New Orleans, Louisiana
June 26, 2016
June 26, 2016
August 28, 2016
Liberal Education/Engineering & Society
The mining and energy industries present unique challenges to engineers, who must navigate sometimes competing responsibilities and codes of conduct, such as personal senses of right and wrong, professional ethics codes, and their employers’ corporate social responsibility policies. This paper reports on preliminary research that seeks, first, to understand the relationship between engineering and corporate social responsibility (CSR), the current dominant framework used by industry to conceptualize firms' responsibilities to their stakeholders; and second, to better prepare engineering undergraduate students to critically appraise the strengths and limitations of CSR as an approach to reconciling the interests of industry and communities. We share results from an assessment of a pilot interdisciplinary pedagogical intervention in a required petroleum engineering course at the Colorado School of Mines. It suggests that CSR may be a fruitful arena from which to illustrate the profoundly sociotechnical dimensions of the engineering challenges relevant to students’ future careers.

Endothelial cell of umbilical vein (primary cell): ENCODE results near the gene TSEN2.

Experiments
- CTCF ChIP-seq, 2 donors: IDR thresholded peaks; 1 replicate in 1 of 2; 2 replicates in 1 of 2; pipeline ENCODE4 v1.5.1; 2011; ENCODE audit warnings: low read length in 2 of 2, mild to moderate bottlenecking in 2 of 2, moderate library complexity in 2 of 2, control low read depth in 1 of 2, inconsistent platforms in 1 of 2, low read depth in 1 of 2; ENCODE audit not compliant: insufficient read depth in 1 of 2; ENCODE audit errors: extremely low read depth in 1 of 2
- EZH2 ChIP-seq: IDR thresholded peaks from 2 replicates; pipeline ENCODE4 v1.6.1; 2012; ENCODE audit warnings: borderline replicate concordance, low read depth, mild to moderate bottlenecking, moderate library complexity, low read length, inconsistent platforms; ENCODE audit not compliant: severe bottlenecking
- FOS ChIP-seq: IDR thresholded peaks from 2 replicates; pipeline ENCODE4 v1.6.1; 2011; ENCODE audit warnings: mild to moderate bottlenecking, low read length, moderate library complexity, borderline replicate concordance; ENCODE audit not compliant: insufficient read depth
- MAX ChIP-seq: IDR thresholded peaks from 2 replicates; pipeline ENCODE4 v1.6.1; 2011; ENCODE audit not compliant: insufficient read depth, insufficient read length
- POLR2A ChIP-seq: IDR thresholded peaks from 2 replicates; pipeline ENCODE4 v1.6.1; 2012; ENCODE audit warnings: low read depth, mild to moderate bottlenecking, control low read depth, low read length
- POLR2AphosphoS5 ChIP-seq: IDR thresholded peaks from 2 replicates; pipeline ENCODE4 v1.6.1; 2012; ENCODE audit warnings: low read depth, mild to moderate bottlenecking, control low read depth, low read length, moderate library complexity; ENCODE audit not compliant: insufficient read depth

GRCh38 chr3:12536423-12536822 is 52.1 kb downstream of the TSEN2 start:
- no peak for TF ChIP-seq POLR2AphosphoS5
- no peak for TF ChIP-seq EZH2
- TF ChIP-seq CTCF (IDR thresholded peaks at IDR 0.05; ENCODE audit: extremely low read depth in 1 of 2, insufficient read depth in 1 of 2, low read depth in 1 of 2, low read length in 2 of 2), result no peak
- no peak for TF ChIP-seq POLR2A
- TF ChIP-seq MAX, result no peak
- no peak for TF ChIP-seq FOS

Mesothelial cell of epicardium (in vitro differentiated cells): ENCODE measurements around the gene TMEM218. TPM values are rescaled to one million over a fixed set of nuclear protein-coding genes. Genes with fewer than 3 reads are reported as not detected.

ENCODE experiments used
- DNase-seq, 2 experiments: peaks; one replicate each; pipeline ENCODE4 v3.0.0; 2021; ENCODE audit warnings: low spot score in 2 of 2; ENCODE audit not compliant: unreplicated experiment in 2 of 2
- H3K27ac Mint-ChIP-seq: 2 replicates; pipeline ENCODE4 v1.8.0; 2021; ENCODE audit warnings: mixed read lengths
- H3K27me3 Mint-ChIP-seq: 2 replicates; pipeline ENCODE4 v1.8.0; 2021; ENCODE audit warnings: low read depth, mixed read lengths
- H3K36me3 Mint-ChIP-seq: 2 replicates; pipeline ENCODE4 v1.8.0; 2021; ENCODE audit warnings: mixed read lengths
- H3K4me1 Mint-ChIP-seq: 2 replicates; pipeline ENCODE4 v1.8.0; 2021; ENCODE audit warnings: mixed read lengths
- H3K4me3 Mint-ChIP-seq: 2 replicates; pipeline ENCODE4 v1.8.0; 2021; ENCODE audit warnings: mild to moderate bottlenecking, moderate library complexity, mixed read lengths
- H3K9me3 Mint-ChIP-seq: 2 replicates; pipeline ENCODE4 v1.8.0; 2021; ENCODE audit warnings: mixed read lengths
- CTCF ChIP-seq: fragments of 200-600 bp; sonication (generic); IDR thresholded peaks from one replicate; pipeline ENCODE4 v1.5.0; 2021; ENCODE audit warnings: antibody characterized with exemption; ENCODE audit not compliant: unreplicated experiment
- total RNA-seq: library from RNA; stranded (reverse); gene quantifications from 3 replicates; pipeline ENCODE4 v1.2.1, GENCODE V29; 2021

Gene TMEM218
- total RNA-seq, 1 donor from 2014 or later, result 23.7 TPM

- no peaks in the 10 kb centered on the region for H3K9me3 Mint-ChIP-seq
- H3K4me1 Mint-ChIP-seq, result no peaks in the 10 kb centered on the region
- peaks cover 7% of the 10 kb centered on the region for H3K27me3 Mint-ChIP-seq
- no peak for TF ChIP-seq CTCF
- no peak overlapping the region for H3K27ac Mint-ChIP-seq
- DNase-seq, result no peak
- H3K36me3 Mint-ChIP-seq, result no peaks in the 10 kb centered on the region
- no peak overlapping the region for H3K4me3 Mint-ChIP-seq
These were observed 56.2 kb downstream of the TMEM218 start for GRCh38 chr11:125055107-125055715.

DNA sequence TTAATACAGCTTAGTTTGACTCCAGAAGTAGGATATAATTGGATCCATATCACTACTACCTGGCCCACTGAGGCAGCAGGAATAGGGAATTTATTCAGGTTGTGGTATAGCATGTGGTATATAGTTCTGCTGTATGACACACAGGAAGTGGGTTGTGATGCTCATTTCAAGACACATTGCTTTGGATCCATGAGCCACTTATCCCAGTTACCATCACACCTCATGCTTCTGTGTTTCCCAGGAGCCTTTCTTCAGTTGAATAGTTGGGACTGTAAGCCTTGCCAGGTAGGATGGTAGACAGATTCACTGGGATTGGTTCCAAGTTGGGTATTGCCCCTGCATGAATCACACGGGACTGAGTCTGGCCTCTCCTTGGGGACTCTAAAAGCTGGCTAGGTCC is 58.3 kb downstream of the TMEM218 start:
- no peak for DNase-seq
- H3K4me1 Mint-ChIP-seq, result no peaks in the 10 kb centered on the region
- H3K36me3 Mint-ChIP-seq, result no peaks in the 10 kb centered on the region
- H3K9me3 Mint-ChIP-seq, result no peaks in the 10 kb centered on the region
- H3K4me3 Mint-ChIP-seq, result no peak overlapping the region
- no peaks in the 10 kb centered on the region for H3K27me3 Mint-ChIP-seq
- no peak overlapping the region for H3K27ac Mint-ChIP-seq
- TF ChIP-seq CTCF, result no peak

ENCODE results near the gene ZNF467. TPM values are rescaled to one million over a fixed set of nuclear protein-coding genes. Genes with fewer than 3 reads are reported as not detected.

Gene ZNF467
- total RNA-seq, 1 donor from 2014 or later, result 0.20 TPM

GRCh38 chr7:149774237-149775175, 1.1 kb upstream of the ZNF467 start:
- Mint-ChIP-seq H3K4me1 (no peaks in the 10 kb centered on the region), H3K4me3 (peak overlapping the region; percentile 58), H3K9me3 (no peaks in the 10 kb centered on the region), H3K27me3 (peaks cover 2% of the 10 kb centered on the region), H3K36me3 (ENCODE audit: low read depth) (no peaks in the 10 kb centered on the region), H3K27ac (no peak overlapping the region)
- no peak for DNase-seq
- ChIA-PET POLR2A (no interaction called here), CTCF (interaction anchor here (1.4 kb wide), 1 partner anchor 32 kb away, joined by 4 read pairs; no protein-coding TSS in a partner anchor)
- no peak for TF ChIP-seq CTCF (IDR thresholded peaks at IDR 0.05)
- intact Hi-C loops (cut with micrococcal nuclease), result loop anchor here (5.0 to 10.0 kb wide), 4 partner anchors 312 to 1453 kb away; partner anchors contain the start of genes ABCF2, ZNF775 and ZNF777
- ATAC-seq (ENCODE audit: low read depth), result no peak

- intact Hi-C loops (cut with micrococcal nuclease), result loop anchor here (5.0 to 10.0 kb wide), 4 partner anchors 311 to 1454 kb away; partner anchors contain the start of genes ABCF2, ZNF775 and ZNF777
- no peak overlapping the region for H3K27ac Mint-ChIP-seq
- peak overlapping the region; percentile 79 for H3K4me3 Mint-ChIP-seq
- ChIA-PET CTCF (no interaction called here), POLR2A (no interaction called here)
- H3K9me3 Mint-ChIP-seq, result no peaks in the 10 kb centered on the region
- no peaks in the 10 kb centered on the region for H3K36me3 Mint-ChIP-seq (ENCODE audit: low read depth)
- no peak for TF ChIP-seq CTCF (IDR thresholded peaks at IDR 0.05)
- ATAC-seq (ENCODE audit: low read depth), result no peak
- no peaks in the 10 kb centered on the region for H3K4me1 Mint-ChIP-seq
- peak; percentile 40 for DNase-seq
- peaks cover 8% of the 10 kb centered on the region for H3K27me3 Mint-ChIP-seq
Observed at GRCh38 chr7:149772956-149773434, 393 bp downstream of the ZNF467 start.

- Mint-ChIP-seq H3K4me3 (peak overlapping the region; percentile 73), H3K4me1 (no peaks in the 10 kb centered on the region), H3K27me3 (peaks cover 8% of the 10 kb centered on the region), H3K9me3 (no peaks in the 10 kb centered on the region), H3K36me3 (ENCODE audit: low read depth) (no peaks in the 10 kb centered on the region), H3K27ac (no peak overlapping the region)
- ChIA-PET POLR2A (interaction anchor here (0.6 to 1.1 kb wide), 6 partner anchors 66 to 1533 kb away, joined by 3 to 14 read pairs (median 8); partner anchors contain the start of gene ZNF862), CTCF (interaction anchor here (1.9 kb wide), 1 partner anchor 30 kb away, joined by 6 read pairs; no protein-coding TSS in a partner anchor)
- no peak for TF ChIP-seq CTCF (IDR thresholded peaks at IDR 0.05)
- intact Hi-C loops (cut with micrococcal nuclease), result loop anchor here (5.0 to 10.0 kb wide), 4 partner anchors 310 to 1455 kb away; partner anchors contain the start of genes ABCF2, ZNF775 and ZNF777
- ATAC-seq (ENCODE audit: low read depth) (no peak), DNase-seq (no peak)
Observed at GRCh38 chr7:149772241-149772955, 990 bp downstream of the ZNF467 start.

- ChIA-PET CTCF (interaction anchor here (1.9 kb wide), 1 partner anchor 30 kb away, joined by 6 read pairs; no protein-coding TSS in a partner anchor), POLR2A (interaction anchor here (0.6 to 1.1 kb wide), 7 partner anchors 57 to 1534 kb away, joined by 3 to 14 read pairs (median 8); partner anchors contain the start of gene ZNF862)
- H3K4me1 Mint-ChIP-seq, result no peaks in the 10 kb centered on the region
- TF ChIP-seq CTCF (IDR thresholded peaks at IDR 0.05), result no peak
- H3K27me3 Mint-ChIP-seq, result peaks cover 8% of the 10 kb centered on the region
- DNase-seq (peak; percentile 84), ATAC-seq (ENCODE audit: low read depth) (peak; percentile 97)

Smith, J. M., & McClelland, C. J., & Smith, N. M. (2016, June), Petroleum Engineering Students' Views of Corporate Social Responsibility Paper presented at 2016 ASEE Annual Conference & Exposition, New Orleans, Louisiana. 10.18260/p.25895
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